Death On The Beat

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His shift about to begin, Phoenix police officer Marc Atkinson asks his wife if she knows something he doesn't, the way she keeps telling him to be careful. Yes, maybe she does. Maybe they both know something, but it has no shape. It is the same thing officer Scott Masino's wife feels when she tells him at about the same time that she doesn't want him to go to work. Something unknowable haunts the day.

It is March 26, 1999, the day Atkinson's seven-month-old son Jeremy will learn to drink from a cup, and Marc's wife Karen will page him with the news. It is the day Atkinson, 28, will call old friends out of the blue, uncharacteristically skip lunch and return a long-ago borrowed book to a Maryvale Precinct squad mate--a book on street survival, with a section on ambushes. And then he will ask his sergeant if he can be freed from radio calls to keep an eye on a west Phoenix dive that is a magnet for drug dealers.

At about 5 p.m., Atkinson pulls into the parking lot of the bar along with two other squad cars, and three young men run from the vicinity of a white 1988 Lincoln Town Car. The cops tail them into the bar and ask questions, but the answers lead nowhere. The other two officers peel off, and Atkinson waits, alone, watching the dive from a distance, in a neighborhood gone to hell. This is exactly where he wanted to be.

Atkinson is a former marine, and the well-groomed north side of Phoenix was too quiet for him. Three years ago, he asked for a transfer to Maryvale, where the action is. No white-haired Sansabelts in golf carts here. Drugs rule; gang bangers shoot each other out of boredom; and third-generation Mexican Americans join Anglos in grumbling about the illegals who pour across the border four hours to the south and come here to live, 10 and 20 to a house.

Atkinson, widely regarded as the best cop in his squad, believes he is needed in this precinct. He hands out police-badge stickers to children and tells Karen chilling stories abut the conditions he finds them living in. His sense of frustration grows with each shift, but he is still young enough to think he can make a difference for thousands of residents who sweat the mortgage payments and fear for their kids' safety.

Now he runs the license plate on the Lincoln, and it comes up suspended, and when three young men, possibly the same three from earlier, emerge from the bar and drive away, he follows. He radios in that he is heading east on Thomas Road, planning to pull the car over. The Lincoln speeds up, and Atkinson goes to his lights and siren. His next radio transmission is one word--bailout; it quickens the pulse of every cop who hears it. Across the west side, squad cars bearing the raised-wing symbol of the mythic Phoenix change direction like birds in flight.

At 30th and Catalina, a colorless flatland marked by the concrete cake boxes of light industry, the driver of the Lincoln has jammed on the brakes and is bolting on foot as Atkinson turns the corner in pursuit. The backseat passenger hotfoots it in the other direction, and the front passenger slides cleanly across the seat, perhaps unseen by Atkinson. That passenger stands at the door, levels a .357 magnum at the squad car and fires several rounds. He is wearing a SAY NO TO DRUGS SHIRT. There is $7,000 worth of cocaine in the glove box and a shotgun in the backseat.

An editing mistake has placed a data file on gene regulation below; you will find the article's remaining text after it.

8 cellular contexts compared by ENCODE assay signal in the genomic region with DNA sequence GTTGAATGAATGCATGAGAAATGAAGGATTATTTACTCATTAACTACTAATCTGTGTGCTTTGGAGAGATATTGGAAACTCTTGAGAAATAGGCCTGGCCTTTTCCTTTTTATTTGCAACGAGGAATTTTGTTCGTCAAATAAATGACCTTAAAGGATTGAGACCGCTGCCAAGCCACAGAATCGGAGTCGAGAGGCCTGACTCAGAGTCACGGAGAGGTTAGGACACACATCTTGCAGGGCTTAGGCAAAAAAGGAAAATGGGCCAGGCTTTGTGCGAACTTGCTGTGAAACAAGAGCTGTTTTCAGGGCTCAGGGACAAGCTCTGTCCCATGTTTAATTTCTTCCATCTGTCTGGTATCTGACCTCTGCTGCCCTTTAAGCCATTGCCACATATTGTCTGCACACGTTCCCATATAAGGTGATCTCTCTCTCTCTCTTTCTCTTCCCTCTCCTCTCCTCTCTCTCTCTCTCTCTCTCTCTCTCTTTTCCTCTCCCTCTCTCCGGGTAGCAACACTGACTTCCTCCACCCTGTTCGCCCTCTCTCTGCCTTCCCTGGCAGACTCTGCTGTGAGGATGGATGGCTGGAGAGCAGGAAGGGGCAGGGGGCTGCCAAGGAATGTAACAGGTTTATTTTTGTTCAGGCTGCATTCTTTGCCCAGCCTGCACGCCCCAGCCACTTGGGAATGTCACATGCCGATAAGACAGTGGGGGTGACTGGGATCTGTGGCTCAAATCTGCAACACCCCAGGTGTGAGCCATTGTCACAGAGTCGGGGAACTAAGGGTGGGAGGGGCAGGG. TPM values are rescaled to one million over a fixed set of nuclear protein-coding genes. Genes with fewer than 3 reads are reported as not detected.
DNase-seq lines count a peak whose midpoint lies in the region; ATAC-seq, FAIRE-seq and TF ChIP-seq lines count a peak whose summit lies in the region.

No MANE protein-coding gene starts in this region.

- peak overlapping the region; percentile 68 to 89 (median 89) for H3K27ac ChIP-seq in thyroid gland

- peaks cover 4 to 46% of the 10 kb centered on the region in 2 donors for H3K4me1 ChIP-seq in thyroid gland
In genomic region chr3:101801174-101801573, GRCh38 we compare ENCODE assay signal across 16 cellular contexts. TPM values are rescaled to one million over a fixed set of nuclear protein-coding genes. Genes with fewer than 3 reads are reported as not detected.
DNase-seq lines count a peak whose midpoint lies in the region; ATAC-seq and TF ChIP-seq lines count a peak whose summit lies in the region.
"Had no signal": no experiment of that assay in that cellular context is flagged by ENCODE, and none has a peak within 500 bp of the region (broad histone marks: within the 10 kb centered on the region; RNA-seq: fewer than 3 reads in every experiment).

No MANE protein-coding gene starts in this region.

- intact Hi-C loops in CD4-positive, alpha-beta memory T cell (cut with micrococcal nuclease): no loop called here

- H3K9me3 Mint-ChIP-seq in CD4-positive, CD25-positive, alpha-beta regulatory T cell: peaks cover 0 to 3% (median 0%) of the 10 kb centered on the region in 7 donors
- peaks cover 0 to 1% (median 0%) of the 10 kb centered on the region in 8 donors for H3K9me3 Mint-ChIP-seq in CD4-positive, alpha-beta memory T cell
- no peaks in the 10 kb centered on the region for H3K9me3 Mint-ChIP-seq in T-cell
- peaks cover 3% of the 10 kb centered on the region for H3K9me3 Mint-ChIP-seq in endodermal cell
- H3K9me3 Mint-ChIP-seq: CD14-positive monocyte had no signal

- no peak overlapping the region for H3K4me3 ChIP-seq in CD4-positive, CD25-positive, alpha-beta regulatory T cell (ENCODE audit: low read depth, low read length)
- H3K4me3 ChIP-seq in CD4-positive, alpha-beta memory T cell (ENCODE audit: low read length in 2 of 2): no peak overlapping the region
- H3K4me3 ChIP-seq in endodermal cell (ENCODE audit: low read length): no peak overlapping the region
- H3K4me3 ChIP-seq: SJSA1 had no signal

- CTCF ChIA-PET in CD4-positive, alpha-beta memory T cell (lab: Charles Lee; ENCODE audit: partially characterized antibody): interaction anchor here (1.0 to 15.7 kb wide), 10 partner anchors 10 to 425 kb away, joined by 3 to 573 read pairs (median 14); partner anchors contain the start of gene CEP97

A security guard driving to work comes upon the scene and opens fire on the shooter as Atkinson's car rolls ahead aimlessly and plows into a utility pole. The guard, a red-haired, 300-lb. Irishman named Rory Vertigan, wings the shooter, who drops the Lincoln into reverse, slams into Vertigan's car and comes out flashing metal. Vertigan, his gun empty, rushes the driver, rips his gun away, throws him to the pavement and hands the weapon to another civilian just on the scene, ordering him to stand watch while Vertigan rushes to Atkinson and sees he has been shot.

The first officer on the scene is Masino, whose wife had not wanted him on the street today. He kicks a hole in the passenger window, unlocks the door and tries to revive Atkinson with help from another officer. She is Patricia Johnson, Atkinson's best friend on the force--the one who had lent him the book on street survival. Atkinson has taken two bullets in the right side of his head. Says Masino, 28: "It's almost like Marc's spirit was standing there next to him."

With the help of civilians, including two Hispanics who followed one of the fleeing suspects and used cell phones to report his location to police, all three suspects are in custody within minutes. All three are illegal aliens.

And now the commander of the Maryvale Precinct, a man who was born in Mexico and became a naturalized citizen at 24, is on his way to the murder scene. Manny Davila lives in two worlds, one the color of his uniform and the other the color of his skin, and he knows those worlds have collided on this horrible day. A day in which a brilliant, falling sun glints across the sprawling desert city, catching the top of the utility pole that Atkinson plowed into and casting the shadow of a perfect cross onto the side of a building across the street.

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